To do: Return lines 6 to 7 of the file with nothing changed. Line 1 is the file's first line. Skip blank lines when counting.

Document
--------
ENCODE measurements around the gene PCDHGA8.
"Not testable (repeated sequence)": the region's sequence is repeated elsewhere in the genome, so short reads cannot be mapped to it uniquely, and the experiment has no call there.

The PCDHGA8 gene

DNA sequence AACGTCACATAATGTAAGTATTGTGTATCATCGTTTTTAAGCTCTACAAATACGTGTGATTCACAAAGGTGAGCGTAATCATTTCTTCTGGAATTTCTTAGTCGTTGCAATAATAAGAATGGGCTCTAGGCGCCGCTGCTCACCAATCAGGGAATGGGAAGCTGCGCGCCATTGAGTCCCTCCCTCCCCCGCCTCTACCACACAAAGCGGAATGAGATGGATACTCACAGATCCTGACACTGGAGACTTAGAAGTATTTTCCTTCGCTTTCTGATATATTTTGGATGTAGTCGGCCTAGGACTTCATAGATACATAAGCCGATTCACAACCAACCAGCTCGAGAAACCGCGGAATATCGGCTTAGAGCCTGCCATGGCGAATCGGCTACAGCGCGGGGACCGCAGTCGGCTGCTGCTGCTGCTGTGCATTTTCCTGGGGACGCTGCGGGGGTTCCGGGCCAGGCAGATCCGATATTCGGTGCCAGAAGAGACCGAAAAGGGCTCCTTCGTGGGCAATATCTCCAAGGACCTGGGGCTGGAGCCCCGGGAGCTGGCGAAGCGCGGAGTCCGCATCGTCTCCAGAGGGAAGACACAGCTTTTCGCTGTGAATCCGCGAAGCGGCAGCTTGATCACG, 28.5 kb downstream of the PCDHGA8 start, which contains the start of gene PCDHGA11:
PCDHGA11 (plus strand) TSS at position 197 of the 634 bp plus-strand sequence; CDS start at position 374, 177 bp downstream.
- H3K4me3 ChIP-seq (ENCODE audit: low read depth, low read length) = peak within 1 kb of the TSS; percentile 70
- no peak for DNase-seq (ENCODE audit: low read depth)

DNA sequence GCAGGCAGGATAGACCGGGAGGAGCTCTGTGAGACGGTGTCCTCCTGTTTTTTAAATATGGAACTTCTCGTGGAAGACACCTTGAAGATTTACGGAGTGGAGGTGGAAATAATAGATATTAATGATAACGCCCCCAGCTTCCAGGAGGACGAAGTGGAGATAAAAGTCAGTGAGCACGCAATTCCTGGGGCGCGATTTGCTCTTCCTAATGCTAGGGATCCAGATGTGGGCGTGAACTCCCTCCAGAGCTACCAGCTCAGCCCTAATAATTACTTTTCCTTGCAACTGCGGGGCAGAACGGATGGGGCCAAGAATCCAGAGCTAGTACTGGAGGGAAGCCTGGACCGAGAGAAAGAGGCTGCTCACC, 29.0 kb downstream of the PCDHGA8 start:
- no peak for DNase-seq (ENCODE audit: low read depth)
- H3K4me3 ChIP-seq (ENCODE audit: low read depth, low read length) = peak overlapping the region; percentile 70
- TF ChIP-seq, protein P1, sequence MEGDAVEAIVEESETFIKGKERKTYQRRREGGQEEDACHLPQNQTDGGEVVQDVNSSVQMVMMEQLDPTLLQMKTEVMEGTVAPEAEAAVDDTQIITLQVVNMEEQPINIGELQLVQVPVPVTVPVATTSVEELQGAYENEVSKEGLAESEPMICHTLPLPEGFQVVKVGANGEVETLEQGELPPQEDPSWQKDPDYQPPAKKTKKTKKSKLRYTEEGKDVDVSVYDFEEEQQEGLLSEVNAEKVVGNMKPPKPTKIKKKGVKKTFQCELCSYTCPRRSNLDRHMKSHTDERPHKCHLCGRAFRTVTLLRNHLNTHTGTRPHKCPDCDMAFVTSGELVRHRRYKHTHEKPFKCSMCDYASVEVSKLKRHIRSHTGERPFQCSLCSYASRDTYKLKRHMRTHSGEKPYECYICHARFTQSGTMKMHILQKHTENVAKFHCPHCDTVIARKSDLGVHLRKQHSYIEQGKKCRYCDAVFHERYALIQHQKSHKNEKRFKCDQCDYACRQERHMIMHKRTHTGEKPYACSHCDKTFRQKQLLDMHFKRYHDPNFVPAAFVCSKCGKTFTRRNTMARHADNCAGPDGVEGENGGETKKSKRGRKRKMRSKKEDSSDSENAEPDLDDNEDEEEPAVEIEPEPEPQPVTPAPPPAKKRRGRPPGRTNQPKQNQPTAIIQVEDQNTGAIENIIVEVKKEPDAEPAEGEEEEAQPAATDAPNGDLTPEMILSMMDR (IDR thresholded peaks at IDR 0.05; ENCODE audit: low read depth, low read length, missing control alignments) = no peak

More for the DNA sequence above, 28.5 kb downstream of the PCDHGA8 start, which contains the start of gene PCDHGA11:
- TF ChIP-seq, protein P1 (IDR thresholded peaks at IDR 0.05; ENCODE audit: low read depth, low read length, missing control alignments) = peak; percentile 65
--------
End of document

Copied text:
- H3K4me3 ChIP-seq (ENCODE audit: low read depth, low read length) = peak within 1 kb of the TSS; percentile 70
- no peak for DNase-seq (ENCODE audit: low read depth)